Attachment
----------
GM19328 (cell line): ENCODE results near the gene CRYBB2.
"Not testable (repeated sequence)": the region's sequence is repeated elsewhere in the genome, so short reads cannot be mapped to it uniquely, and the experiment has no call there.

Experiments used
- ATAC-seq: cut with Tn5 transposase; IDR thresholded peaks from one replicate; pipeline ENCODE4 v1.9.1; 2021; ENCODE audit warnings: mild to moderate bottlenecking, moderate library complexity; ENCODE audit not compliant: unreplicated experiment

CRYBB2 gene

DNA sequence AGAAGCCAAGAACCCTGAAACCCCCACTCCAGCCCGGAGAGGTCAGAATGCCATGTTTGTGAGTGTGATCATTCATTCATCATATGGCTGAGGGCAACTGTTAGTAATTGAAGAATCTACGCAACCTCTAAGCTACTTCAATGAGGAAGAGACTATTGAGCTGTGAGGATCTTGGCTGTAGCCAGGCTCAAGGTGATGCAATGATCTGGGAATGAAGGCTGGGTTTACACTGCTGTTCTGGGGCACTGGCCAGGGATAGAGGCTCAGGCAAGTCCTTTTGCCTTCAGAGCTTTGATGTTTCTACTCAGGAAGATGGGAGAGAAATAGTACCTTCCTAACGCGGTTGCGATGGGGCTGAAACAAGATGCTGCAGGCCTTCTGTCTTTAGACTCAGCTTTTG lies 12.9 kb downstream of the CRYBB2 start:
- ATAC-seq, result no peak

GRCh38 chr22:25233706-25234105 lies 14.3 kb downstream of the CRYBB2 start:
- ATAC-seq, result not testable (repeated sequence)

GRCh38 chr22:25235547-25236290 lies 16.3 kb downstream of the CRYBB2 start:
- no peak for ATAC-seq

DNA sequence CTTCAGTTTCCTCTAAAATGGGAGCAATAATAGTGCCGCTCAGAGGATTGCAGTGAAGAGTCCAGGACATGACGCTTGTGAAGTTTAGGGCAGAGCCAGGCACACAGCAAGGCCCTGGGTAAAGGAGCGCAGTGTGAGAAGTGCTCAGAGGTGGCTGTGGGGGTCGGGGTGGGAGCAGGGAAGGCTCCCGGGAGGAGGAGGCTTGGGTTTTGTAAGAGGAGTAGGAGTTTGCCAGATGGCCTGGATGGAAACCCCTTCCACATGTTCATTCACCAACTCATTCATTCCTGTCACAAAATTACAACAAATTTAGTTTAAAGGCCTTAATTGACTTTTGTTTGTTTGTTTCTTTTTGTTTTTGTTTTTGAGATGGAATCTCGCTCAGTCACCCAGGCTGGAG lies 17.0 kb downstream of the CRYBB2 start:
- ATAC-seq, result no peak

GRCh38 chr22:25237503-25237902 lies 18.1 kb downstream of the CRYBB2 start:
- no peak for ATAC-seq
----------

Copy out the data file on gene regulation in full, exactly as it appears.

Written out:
GM19328 (cell line): ENCODE results near the gene CRYBB2.
"Not testable (repeated sequence)": the region's sequence is repeated elsewhere in the genome, so short reads cannot be mapped to it uniquely, and the experiment has no call there.

Experiments used
- ATAC-seq: cut with Tn5 transposase; IDR thresholded peaks from one replicate; pipeline ENCODE4 v1.9.1; 2021; ENCODE audit warnings: mild to moderate bottlenecking, moderate library complexity; ENCODE audit not compliant: unreplicated experiment

CRYBB2 gene

DNA sequence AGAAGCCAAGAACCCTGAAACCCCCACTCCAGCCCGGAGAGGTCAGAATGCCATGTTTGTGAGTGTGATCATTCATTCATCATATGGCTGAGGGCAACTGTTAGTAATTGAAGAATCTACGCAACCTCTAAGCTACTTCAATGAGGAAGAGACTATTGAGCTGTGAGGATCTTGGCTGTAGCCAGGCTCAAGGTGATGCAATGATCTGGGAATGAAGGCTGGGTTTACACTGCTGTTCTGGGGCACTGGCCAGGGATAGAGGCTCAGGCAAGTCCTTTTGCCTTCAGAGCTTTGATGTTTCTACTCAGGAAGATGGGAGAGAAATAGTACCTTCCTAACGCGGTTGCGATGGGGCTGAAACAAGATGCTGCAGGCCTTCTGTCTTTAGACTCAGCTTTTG lies 12.9 kb downstream of the CRYBB2 start:
- ATAC-seq, result no peak

GRCh38 chr22:25233706-25234105 lies 14.3 kb downstream of the CRYBB2 start:
- ATAC-seq, result not testable (repeated sequence)

GRCh38 chr22:25235547-25236290 lies 16.3 kb downstream of the CRYBB2 start:
- no peak for ATAC-seq

DNA sequence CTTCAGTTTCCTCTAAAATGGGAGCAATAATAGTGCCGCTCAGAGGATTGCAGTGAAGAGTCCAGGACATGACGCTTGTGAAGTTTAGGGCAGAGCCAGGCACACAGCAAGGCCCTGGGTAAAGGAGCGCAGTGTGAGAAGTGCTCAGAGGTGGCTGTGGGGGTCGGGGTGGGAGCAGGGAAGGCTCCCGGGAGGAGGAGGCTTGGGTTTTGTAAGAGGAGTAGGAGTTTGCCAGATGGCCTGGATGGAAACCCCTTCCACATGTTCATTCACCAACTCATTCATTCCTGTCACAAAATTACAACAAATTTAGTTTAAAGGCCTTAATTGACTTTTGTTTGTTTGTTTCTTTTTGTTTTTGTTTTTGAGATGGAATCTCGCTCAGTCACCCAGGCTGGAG lies 17.0 kb downstream of the CRYBB2 start:
- ATAC-seq, result no peak

GRCh38 chr22:25237503-25237902 lies 18.1 kb downstream of the CRYBB2 start:
- no peak for ATAC-seq